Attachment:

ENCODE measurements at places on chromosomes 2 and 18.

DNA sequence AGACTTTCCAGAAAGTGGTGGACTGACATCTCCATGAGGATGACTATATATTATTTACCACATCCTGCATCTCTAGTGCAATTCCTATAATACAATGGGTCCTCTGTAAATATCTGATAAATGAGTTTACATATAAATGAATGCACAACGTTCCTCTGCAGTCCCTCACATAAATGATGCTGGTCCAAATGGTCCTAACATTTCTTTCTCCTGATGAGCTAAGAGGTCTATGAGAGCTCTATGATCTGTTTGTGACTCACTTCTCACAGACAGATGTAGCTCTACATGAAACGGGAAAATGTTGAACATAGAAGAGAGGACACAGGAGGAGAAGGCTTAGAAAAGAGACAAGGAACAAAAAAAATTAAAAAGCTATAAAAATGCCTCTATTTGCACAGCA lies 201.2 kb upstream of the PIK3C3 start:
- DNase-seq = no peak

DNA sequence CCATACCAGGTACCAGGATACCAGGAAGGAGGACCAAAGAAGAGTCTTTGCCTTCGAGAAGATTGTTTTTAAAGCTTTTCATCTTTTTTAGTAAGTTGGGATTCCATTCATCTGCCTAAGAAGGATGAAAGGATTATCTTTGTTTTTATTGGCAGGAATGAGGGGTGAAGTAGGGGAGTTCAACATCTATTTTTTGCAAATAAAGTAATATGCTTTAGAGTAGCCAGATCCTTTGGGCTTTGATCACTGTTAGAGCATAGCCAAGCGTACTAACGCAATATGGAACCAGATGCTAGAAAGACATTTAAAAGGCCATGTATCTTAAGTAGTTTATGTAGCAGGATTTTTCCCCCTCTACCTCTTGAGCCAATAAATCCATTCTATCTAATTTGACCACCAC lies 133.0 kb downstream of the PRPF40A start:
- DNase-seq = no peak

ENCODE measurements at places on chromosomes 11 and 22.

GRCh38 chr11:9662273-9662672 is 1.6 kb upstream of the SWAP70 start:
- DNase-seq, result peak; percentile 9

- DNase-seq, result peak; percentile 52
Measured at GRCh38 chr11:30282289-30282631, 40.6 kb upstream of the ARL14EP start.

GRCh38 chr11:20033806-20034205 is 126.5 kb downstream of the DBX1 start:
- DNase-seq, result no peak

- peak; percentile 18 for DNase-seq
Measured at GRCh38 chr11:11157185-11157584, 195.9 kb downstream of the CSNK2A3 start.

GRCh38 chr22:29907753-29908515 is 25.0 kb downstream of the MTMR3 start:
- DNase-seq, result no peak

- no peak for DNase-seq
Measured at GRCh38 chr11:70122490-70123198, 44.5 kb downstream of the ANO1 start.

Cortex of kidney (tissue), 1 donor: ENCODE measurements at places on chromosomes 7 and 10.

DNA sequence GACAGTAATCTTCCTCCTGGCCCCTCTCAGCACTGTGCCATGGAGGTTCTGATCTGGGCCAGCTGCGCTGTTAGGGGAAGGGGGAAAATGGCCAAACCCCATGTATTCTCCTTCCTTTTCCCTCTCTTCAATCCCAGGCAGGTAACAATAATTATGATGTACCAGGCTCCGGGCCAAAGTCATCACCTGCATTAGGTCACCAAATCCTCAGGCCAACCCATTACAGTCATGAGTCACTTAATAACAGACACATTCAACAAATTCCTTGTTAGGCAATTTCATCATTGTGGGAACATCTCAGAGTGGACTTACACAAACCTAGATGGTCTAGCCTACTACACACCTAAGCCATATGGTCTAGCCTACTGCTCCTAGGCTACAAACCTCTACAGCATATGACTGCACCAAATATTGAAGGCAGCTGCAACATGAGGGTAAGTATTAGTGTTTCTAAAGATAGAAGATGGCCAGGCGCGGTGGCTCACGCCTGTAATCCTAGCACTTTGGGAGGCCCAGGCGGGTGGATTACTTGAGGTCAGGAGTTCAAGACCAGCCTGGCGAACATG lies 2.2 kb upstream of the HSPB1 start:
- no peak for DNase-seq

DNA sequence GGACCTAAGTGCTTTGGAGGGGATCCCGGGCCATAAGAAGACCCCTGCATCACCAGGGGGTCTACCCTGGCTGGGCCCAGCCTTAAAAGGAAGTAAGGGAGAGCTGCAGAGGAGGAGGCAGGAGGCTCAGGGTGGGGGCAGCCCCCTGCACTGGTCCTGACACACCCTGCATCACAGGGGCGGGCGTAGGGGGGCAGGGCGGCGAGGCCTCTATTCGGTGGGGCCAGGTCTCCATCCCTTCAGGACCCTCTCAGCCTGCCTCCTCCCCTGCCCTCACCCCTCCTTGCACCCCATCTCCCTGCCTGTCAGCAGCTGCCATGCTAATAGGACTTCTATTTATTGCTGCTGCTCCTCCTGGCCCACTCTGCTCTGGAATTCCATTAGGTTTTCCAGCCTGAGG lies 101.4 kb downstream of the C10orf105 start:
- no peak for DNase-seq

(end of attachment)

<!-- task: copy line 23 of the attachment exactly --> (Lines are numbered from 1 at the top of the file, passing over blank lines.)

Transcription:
- no peak for DNase-seq